She hated school, and my father, who sort of looked after family matters, was continually having to take her back and ask for another chance at a whole string of places. The one school she quite liked was at Rolle in Switzerland, where she was able to get out and indulge her taste for both men and drink.

She crashed her father's Rolls into the side of her ( much older) future husband's Alfa Spider in order to make sure she got his attention. That was in the South of France when she was 18, and had just done the season - and a lot of the deb's delights too.

She married at 19 an ex-Austrian Swiss National 24 years older than herself ( having paid to repair the Spider) who had escaped from Hitler and done well. He was to go on and produce Peter Seller's films and The Go Between with her money. But he really made his wealth from buying up all the French films after the war for $10 each and then renting them worldwide at $1000 a time.

When they divorced three children later, it was - and remains - the second most expensive divorce case ever, second only to Margaret, Duchess of Argyle.

She married again and had a further son, but the marriage was short lived.

I always felt very sorry for her in that she never appeared to have any enjoyment in her life - sex and booze yes, but not contentment and happiness. It later years, even if the world was coming to an end, her response was usually that she was having problems with the swimming pool, or the staff - or both.

Just one story.

As I've said, her husband was Swiss. In those days, Swiss jurisdiction meant that she could never have her children, as they automatically became wards of the father.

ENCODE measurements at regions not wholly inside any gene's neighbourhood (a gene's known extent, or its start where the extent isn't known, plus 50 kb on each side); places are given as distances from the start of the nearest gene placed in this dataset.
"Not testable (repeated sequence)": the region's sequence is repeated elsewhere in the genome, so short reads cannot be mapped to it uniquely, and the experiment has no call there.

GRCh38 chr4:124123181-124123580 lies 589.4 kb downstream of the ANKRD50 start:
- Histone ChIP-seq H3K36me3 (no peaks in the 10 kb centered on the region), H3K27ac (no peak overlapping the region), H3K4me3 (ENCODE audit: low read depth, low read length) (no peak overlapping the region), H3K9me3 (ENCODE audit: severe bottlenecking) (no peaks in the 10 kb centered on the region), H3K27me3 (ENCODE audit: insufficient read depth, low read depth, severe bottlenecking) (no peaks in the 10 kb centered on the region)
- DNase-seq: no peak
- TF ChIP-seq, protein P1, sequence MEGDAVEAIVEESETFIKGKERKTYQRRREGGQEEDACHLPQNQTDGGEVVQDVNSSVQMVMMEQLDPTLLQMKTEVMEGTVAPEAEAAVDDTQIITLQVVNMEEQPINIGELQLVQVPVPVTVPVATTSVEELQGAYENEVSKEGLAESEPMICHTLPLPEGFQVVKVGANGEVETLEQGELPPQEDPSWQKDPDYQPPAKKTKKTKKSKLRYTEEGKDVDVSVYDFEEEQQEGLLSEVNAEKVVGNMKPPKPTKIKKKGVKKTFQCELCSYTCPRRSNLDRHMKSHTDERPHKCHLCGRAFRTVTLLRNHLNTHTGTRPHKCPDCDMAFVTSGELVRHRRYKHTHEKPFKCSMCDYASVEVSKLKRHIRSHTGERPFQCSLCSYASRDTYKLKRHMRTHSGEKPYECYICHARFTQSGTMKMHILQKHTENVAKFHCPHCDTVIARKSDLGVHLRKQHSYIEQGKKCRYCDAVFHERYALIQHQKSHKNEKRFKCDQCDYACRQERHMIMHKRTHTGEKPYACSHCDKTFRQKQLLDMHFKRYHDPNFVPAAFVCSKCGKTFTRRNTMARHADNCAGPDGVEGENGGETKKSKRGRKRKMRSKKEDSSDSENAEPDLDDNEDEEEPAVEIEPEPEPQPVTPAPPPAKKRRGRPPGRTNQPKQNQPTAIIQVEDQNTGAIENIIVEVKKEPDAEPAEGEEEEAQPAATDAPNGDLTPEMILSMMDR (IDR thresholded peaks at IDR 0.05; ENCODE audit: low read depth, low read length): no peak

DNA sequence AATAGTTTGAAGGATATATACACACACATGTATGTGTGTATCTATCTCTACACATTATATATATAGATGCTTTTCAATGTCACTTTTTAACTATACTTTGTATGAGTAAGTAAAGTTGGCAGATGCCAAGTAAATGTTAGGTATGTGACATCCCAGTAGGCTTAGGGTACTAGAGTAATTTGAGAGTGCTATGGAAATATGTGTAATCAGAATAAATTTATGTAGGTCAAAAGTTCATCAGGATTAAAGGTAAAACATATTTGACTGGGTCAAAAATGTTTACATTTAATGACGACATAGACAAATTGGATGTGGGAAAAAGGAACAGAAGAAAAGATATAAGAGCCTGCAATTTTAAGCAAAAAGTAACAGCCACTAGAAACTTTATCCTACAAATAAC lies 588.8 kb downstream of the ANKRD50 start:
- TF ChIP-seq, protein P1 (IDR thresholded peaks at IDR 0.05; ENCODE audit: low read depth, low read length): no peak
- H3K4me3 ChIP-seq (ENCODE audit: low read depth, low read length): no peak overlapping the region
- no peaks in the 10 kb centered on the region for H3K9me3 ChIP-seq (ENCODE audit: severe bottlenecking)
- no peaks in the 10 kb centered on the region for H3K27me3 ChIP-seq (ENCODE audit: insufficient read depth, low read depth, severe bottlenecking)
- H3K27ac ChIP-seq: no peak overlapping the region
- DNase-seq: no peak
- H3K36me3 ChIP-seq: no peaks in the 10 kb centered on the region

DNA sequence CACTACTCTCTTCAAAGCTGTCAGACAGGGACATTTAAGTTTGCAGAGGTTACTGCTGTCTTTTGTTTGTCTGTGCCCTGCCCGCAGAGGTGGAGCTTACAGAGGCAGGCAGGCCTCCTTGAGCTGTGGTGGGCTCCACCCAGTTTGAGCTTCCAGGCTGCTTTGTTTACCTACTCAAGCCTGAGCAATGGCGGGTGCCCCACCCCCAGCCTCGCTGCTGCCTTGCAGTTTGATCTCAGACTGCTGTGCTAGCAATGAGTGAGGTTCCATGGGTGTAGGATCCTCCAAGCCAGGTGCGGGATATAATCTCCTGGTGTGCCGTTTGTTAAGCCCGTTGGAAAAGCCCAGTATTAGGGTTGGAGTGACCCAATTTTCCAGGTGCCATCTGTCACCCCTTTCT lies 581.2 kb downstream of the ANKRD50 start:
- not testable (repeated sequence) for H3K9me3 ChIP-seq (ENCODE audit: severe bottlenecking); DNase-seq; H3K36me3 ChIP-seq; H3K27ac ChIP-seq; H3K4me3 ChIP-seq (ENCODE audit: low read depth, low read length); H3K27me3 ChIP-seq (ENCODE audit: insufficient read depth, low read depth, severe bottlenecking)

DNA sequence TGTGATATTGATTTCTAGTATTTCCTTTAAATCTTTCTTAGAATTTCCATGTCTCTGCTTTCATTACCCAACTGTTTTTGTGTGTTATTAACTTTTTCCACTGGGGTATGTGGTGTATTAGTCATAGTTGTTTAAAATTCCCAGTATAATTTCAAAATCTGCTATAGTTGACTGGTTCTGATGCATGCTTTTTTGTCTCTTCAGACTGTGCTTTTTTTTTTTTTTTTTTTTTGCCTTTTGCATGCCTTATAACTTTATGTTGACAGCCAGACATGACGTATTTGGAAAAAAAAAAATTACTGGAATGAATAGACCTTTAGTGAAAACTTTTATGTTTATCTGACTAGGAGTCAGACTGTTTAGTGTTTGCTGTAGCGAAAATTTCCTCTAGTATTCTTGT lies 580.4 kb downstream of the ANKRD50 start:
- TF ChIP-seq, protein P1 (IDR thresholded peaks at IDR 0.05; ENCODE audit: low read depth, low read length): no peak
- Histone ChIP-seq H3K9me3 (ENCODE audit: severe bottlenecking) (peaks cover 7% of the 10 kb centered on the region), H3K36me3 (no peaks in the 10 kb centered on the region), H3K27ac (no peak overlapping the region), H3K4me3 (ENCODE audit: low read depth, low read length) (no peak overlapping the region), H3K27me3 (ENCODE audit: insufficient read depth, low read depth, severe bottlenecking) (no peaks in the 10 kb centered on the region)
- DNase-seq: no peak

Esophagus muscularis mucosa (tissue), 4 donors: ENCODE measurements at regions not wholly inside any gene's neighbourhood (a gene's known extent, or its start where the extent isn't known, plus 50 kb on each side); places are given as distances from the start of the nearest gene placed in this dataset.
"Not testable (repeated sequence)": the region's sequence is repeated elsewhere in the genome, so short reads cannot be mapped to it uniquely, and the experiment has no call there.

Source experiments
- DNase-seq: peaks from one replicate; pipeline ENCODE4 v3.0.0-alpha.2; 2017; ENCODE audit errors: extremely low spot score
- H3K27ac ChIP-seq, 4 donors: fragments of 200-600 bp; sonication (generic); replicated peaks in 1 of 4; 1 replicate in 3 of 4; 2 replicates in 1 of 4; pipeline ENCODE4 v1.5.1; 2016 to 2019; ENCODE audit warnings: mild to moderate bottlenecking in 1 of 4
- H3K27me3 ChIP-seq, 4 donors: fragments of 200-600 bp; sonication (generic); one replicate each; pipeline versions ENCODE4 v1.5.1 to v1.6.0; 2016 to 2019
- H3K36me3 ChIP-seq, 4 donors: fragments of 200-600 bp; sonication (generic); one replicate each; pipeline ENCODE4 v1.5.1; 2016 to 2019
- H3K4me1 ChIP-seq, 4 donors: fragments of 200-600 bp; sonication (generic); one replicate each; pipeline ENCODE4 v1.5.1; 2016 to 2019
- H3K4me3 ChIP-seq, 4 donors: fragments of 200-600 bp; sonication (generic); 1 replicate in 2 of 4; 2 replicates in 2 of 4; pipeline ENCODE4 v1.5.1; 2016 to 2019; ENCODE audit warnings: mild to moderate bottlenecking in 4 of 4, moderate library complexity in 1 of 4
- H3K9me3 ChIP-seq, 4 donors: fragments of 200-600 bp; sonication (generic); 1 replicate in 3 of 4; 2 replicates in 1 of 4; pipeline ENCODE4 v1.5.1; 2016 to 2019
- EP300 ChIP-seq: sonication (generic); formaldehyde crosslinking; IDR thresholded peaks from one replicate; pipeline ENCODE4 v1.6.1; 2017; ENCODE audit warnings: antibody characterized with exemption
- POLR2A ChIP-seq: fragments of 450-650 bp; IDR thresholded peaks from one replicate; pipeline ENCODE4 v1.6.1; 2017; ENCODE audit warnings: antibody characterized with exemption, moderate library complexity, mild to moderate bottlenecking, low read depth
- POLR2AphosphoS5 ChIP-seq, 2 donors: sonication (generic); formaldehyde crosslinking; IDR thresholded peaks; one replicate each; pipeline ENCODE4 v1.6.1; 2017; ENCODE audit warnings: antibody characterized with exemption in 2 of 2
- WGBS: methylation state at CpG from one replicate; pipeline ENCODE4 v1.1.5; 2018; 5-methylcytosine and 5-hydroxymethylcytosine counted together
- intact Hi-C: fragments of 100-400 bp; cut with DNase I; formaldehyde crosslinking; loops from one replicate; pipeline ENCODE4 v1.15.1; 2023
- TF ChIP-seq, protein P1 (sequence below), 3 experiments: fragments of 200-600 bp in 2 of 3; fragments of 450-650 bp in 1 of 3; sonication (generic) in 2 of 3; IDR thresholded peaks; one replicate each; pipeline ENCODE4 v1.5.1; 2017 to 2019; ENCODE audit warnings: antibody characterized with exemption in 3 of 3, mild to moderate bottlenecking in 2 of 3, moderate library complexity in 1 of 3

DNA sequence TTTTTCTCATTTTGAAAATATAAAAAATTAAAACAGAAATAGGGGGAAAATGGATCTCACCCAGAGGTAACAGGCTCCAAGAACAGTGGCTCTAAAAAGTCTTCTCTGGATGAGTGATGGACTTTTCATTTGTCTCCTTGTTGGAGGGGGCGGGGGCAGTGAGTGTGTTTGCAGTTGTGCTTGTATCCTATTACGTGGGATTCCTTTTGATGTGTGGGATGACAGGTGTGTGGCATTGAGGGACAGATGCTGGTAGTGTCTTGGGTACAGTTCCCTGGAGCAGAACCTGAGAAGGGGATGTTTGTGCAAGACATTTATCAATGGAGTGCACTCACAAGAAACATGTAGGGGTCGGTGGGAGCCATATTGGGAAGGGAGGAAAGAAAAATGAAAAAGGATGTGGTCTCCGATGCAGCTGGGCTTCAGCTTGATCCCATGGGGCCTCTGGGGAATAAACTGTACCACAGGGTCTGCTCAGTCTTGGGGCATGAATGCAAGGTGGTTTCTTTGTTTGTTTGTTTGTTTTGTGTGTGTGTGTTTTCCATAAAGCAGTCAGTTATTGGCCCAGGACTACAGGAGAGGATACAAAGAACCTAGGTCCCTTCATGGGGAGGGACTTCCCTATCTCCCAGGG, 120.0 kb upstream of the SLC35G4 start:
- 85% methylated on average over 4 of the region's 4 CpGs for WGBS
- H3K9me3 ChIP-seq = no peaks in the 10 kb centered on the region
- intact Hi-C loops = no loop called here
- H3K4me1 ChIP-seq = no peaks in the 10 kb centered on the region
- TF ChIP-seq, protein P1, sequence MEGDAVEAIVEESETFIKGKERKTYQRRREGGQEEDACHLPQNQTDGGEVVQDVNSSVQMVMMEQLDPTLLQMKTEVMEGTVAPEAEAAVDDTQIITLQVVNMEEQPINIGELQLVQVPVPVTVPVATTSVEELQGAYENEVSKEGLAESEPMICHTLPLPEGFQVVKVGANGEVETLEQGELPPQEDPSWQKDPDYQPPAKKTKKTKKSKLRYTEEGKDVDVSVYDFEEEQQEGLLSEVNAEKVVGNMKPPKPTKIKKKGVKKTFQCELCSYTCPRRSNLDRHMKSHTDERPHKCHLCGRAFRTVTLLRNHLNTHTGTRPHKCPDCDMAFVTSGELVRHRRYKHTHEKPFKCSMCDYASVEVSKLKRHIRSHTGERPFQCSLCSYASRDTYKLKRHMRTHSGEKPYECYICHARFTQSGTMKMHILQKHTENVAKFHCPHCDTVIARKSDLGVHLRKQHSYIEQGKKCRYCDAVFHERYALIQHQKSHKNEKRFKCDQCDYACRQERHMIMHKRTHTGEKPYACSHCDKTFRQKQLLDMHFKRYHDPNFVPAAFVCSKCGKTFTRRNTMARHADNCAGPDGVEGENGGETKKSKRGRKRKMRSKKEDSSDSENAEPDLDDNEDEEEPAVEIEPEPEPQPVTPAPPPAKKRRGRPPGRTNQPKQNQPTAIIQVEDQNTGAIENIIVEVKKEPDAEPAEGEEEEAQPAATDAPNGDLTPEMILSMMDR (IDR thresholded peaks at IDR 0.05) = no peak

Stupidly, she allowed her ex-husband to take them on a skiing trip to Switzerland, where they were promptly purloined legally by the father.

My cousin immediately appealed to my father for help. As all his brothers and sisters said he was the cleverest of them, and, rather like myself, was not one for sitting back. He was a man of instant action and reaction.

He drove immediately from London to Villars with my cousin and me. He dropped me in Geneva with airline tickets in my name and those of my cousin and her three children for the following afternoon.

At Villars, he managed to collect the children early from ski-school, and raced off south to the St.Bernard tunnel, crossing into Italy before 7pm. Luckily, as was the way in those days, children were on their mother's passport until they turned 16. My cousin and her children caught the early flight to London from Milan, and by lunch time were wards of the English Court - delegating custody to the mother.

Father (wisely) set off back to London via France.

In the meantime I was still in Geneva, and sauntered up to the check -in desk at the appointed time - whereupon several burly Swiss policemen and my cousin's husband descended on me.

Needless to say, like Manuel, I knew Nathing.

Of course, eventually the Swiss figured it out and my father was persona non-grata for a few years.

But he was always rather pleased with his escapade.

And her husband is still alive and well...